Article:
Sanitary Technician! Be the Best on Your Working Place!

Valery Barykin

About the Artist

Valery Barykin was born May 2, 1966 in Ivanovo in a military family.

He studied at the Polytechnic University of Nizhny Novgorod, was in the Army, graduated from Nizhny Novgorod Theatre School specialty "Theater Artist."
Since the mid-1990s. he tries different kinds of art, in painting, drawing, performance, print design. He is... Read More

Valery Barykin

Valery Barykin was born May 2, 1966 in Ivanovo in a military family.

He studied at the Polytechnic University of Nizhny Novgorod, was in the Army, graduated from Nizhny Novgorod Theatre School specialty "Theater Artist."
Since the mid-1990s. he tries different kinds of art, in painting, drawing, performance, print design. He is in the Union of the artists of Nizhny Novgorod "Gallery of Atypical Art", participates in group exhibitions. He is developing a style of "Soviet Pin-Up" since 2000s.

In the 1930s - 40s covers of American magazines were a fetish for soldiers, long-distance truck drivers and ordinary bachelors. These magazines were sold well, though people rarely read them: men were only interested in a bright illustration, which they hurried to 'pin up' to the wall of a lonely bedroom. In 1950s there were loads of men's magazines full of bright pictures for public rejoicing. Juicy images of pin - up girls were copied from black and white photos or sometimes even drawn on the photos. These illustrations have raised some real superstar models with lots of fans.

Pin - up style has few uncomplicated topics: usually girls were dressed in men shirts, hard hats, working clothes, although during the war time girls were mainly depicted wearing uniforms. For example, images of girls were drawn on planes' fuselages to inspire pilots on feats. This tradition is still up-to-date: Virgin Atlantic Airways use pin - up images to decorate the exterior of their planes. However, the most popular topic of pin - up style is when pretty girls are stuck in a sexy but absolutely unreal situation.

Surprisingly, in the most democratic country in the world these erotic illustrations were quite chaste: girls are never naked. In the classic pin - up style there are several rules: sometimes we can see laces of an underwear garment or the waitress is dressed up but we can tell by the look in her eyes that she is not that shy. These sensual hints and allusions is the most exciting feature of pin - up tradition. Due to this chastity of images pin - up illustrations were in high demand in the world of advertising. If we look back on the history of advertising it was then a starting point of using these sexy images for all kinds of ads. Later, pin - up illustrations were used in the pop art, which basically studied language and symbols of our cruel world of consumers.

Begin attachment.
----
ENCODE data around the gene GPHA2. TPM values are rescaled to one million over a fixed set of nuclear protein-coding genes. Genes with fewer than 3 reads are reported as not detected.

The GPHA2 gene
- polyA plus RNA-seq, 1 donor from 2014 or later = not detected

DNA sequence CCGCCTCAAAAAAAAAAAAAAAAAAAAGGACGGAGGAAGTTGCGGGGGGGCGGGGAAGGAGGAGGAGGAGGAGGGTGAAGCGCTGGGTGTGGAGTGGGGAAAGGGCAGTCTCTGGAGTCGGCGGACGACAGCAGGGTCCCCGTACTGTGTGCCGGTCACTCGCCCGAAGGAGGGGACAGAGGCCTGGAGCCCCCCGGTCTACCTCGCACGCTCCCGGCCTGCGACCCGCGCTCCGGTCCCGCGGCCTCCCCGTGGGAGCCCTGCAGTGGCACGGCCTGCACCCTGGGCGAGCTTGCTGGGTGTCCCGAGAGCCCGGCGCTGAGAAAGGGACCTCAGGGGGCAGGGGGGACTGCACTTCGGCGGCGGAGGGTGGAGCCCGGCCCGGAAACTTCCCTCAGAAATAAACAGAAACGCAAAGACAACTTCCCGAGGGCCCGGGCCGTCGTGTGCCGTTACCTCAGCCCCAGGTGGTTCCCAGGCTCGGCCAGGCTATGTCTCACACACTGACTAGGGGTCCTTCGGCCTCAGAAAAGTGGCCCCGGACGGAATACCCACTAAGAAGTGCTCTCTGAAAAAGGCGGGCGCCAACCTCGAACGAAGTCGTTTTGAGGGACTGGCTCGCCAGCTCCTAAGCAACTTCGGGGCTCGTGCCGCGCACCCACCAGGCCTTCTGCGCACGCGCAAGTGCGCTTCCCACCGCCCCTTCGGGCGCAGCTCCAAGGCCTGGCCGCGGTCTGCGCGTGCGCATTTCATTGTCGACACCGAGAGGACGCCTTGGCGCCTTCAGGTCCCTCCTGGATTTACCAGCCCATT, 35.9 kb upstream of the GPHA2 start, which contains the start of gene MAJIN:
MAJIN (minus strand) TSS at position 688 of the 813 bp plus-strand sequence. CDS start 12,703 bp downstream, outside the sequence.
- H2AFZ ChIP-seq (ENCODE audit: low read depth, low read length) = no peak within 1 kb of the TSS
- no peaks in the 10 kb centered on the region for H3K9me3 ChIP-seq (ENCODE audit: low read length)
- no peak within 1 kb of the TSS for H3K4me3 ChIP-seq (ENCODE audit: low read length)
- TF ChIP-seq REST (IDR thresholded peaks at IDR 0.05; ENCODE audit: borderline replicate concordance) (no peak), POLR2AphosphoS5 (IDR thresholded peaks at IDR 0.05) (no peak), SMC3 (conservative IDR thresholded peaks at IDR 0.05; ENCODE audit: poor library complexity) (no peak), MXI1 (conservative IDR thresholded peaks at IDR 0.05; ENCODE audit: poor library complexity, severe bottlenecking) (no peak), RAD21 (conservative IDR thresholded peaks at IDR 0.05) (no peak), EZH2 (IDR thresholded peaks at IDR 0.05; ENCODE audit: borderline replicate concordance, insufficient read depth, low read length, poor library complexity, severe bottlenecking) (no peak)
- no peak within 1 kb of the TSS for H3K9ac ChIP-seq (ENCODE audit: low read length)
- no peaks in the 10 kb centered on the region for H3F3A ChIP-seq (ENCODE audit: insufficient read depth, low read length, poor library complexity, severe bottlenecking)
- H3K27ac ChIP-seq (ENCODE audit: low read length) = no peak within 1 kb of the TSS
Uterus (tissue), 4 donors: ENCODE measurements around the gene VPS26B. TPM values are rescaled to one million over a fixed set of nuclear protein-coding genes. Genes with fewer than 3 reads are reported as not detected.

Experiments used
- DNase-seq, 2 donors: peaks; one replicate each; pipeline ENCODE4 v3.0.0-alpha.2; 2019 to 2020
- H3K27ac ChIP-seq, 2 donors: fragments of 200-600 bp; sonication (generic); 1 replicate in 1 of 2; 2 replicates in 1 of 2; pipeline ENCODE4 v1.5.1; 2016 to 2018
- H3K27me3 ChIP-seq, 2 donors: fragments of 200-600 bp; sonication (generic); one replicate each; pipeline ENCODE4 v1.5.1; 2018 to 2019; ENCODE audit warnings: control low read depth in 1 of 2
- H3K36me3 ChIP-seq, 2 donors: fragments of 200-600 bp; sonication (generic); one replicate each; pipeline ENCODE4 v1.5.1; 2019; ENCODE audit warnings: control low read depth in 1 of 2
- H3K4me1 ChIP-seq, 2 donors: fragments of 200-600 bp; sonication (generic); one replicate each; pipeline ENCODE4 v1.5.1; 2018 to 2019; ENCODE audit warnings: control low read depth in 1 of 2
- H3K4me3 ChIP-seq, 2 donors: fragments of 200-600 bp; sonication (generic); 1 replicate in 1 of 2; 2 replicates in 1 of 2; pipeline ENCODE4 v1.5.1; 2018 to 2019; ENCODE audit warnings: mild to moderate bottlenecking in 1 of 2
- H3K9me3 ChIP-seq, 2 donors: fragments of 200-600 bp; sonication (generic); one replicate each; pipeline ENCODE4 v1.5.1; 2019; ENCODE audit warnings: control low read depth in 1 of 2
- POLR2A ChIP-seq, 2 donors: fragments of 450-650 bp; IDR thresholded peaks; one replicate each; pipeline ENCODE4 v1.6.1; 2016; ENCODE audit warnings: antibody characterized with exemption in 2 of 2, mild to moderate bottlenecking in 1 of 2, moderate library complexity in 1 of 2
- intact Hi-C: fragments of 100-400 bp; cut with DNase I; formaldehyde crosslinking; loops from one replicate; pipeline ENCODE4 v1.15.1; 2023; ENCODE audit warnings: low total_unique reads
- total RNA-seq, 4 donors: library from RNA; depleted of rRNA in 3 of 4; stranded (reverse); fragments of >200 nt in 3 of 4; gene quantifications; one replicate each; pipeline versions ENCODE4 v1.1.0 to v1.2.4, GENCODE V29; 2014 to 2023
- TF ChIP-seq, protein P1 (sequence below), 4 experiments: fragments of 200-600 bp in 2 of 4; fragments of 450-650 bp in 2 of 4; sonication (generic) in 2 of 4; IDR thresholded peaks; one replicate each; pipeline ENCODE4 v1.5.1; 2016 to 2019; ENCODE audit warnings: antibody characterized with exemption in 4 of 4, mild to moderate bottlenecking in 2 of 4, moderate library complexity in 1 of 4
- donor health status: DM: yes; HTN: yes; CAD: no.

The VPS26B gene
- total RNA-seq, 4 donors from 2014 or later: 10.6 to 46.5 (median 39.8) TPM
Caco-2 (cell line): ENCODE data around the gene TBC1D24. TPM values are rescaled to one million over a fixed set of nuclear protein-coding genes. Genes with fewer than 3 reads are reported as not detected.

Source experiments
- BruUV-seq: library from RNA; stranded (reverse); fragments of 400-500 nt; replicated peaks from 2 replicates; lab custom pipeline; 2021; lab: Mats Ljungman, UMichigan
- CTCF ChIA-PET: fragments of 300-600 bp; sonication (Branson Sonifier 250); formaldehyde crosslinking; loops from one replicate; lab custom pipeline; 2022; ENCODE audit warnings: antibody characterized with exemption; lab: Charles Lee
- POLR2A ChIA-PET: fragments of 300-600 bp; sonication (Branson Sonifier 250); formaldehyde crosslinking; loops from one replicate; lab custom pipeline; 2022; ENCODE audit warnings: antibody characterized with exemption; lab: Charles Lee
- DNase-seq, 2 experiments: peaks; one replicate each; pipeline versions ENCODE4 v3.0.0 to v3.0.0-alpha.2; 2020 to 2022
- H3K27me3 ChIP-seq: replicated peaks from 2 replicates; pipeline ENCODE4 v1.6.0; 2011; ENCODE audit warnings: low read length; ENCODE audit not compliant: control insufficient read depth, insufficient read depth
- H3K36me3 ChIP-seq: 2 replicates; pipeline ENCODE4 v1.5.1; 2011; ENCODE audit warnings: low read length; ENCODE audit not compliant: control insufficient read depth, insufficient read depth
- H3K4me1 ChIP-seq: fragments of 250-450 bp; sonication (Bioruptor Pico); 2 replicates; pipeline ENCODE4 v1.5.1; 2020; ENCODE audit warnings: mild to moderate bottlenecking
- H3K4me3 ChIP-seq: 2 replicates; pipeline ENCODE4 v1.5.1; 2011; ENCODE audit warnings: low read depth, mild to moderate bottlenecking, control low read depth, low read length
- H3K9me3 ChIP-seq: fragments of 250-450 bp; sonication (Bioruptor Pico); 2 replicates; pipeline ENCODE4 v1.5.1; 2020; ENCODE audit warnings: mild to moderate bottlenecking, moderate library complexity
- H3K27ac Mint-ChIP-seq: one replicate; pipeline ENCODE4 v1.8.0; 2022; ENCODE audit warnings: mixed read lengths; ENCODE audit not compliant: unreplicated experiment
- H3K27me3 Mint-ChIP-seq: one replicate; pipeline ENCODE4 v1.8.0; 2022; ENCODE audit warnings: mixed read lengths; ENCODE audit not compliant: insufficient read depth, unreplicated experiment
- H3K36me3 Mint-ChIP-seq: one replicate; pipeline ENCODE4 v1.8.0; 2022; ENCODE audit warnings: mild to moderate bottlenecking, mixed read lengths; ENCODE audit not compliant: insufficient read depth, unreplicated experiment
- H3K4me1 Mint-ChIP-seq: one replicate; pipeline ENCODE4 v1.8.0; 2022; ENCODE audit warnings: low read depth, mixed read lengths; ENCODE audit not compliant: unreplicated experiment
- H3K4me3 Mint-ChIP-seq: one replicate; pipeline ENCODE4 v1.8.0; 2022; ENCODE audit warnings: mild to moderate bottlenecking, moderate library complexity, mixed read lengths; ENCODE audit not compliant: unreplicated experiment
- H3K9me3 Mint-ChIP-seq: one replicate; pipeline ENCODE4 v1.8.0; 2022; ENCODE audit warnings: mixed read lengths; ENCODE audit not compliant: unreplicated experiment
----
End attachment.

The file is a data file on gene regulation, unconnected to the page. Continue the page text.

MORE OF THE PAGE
Soviet pin - up took a very logical way from the tradition of Russian Socialist Art. We can figure out these predictable steps of development of the style: while in the United States people enjoyed these beautiful images of pretty girls, Soviet people saw posters depicting strict women, policemen or firemen, who were permanently giving advice to the society, or dead leaders, who were reminding people about the values of communism. By the end of the 80s a few artists who had traveled to the USA had mixed diametrically opposing traditions of the pop art and advertising with socialist realism. The result of this experiment can be seen in the new ironic style of social art with no boundaries, idols and conventionality. Those artists have certainly succeeded at eroticising of social realism.

Valery Barykin can be seen as one of the successors of this tradition. He was fond of Socialist Realism but then fell for American illustration. Valery brought his special attention to Norman Rockwell, who worked with The Saturday Evening Post. Valery's very first illustration was so successful that became extremely popular on the internet. This is how curators became aware of his style. Works by Valery Barykin were exhibited at several Russian Art Fairs and were in the programme of the 4th Moscow Biennale of Contemporary Art.

Valery Barykin works with a tradition of soviet erotica which has typical features of classic American or Italian ones. Should we remind you of 'The Queen of Gas Station' (popular Soviet film) or a female student who slowly takes off her clothes while reading her study notes in the slapstick comedy film by Leonid Gaidai 'Navazhdenie' (means 'delusion'). The world of Valery Barykin is quite similar to these films. The artist shows us the idealistic Soviet era: model husband gives all his salary to his wife and gorgeous flight attendant suggests passengers delicious éclairs (this sweet is extremely popular among Russians) with a duchesse drink.

Re-examination of canons of this frivolous genre has brought special meaning to Barykins' artworks.  The artist ironically depicts soviet man who has not been used to dealing with these flirty and ambiguous situations on daily basis. Unlike classic pin - up, it is not the girls but men who are stuck in this unusual kind of reality. Moreover, this unique idea makes works by Valery Barykin deeply engaged with psychology.

24 January - 28 February 2013 Solo exhibition "Soviet Pin-Up" Erarta Galleries St.Petersburg

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Artwork

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Give All Your Salary to Your Wife!

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Avoid Abrupt Breaking

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